JUNEAU — While the Lake Mills community mourned the loss of firefighter Christopher Truman in January 2019, prosecutors reported Janelle Gericke was attempting to break into his residence. It was an addiction to opioids that led her to use the obituaries as an avenue to find possible targets for burglaries.
The 30-year-old Jefferson woman was a deputy in the jail division of the Jefferson County Sheriff’s Office from 2016 to July 2019, when she was terminated after her potential involvement in a burglary was discovered by the Jefferson County Sheriff’s Office.
The former deputy was found guilty Friday of two felony counts of burglary and a felony count of attempted burglary.
Dodge County Circuit Court Judge Brian Pfitzinger sentenced Gericke to serve two years of initial confinement and three years of an extended sentence. Gericke also may not have any contact with the victims. She may not possess drugs or drug paraphernalia without a valid prescription nor be in the presence of anyone who does. She must participate in counseling and/or treatment as deemed appropriate.
“You knew your responsibility as a sworn law enforcement officer and you dropped the ball,” Pfitzinger said.
Wisconsin Assistant Attorney General Adrienne Blais read two statements from former coworkers of Gericke who had been burglarized by her as she searched for opioids and was recognized on home security footage.
Gericke would rummage through the person’s bathrooms and medicine cabinets, which is one of the more personal areas of their homes searching for drugs, Blais said. She suggested a year jail sentence with the first month being served without Huber privileges and a withheld sentence with five years of probation.
“Some of her victims were grieving. They were at funerals,” Pfitzinger said. “They were dealing with the most seriousness and heart wrenching of human tragedy. They were dealing with those circumstances and what happens? They become victims. They’re preyed upon. You preyed upon theses people and made them victims adding to the horrific situations they’re already dealing with.”
Jefferson County Sheriff’s Office Chief Deputy Jeff Parker spoke at the sentencing and said members of law enforcement should abide by a higher standard than the public and told her she took an oath of office to uphold the law.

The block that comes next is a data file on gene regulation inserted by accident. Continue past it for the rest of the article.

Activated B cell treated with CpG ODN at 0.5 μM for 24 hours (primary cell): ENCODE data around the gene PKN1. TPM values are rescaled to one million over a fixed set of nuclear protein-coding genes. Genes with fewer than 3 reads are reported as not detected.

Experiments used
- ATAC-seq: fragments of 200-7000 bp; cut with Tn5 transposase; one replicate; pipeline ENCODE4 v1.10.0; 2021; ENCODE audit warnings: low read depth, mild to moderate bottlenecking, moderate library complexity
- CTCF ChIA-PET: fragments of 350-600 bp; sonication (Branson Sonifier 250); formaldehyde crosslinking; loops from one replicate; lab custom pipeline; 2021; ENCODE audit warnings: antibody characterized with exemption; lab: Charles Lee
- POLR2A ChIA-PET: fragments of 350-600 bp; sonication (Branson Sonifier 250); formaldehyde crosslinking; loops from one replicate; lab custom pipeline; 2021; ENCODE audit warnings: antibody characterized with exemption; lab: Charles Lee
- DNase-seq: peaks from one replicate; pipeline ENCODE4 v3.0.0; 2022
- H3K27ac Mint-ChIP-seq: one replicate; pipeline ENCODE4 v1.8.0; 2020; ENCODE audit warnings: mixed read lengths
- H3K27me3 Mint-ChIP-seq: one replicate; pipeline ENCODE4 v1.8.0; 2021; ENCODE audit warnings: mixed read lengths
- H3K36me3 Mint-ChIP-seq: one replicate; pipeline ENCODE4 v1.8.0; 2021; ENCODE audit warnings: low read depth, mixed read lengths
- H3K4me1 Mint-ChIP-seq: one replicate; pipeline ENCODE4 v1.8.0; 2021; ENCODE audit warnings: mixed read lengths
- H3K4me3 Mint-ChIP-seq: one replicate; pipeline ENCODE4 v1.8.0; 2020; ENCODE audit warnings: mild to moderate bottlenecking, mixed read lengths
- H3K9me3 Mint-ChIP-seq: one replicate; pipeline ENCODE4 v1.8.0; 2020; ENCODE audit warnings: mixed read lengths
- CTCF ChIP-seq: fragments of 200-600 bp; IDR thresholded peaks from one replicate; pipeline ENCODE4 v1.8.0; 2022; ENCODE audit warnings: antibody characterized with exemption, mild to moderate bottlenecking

“I felt we lost the main thing that every agency strives to maintain and that is public trust,” Parker said.
Gericke’s attorney, Thomas McClure, agreed with Blais’ recommendations, but asked for a modification so she could watch her young daughter when her husband was at work and serve her sentence in Jefferson County.
In a tearful and emotional statement, Gericke told the court addiction drastically changes a person.
“I can’t go back and change the choices that I made,” she said. “My disease turns people into individuals we never thought we’d be. It leads us down a path of darkness. Addiction does not think about who you hurt. It does not care about your wellbeing or what is at stake.”
She also said in her statement she wants to help others who struggle with addiction and plans to attend University of Wisconsin-Whitewater for a degree in social work.
According to the criminal complaint, it describes seven instances in which Gericke was seen in person or on surveillance video outside of people’s homes. Her targets included people she knew to be at the funeral of loved ones, coworkers, acquaintances and even one person she knew to be dead.
Although it appears she didn’t take anything from the houses she was in — the complaint lists an expired checkbook as the only item reported missing— Gericke was caught inside the home of a family who had just returned from a funeral and on a security camera outside the home of a coworker who was out of town.
The sheriff’s office began a criminal investigation into the crimes Feb. 24, 2018, according to the complaint. That is when Deputy Jeremy Franke responded to a report of a Watertown burglary at the home of an 82-year-old man.
More than a year — and several homes later — a pregnant Gericke was recognized on security footage by sheriff’s deputies and the investigation was handed over to the State of Wisconsin Department of Justice’s Division of Criminal Investigation.
The DOJ investigation tied Gericke to several of the homes through video, fingerprints, surveillance and eyewitness identification, according to the complaint.